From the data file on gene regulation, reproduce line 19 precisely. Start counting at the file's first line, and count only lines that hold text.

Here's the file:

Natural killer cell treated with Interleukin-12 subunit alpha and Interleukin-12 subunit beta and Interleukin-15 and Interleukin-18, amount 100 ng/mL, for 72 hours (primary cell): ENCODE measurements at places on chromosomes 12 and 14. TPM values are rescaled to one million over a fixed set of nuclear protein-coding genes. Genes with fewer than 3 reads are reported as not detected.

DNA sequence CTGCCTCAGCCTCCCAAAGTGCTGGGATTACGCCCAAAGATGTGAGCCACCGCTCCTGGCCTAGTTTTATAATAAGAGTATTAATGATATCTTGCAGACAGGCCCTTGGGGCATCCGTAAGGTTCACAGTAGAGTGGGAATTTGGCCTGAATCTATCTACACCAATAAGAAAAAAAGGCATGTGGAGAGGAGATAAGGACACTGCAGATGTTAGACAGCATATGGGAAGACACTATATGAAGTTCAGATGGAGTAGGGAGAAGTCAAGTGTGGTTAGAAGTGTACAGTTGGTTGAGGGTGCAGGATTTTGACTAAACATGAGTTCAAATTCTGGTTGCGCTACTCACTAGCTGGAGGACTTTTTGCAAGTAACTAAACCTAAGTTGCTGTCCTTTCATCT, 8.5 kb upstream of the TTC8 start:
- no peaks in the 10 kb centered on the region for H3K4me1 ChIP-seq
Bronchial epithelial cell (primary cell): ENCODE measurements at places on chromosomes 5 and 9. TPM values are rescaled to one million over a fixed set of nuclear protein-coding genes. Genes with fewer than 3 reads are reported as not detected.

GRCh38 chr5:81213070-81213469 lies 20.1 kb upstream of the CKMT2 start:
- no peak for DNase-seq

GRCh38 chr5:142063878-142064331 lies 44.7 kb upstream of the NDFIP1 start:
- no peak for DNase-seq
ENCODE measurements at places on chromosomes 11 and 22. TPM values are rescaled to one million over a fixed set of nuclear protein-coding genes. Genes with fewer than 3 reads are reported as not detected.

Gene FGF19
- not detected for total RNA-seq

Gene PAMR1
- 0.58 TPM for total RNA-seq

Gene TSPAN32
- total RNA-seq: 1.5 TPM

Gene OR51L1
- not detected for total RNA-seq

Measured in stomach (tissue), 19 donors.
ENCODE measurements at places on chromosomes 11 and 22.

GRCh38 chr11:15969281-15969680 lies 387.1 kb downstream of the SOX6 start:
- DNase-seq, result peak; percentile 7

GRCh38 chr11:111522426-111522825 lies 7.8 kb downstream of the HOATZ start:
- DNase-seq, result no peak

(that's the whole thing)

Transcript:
ENCODE measurements at places on chromosomes 11 and 22.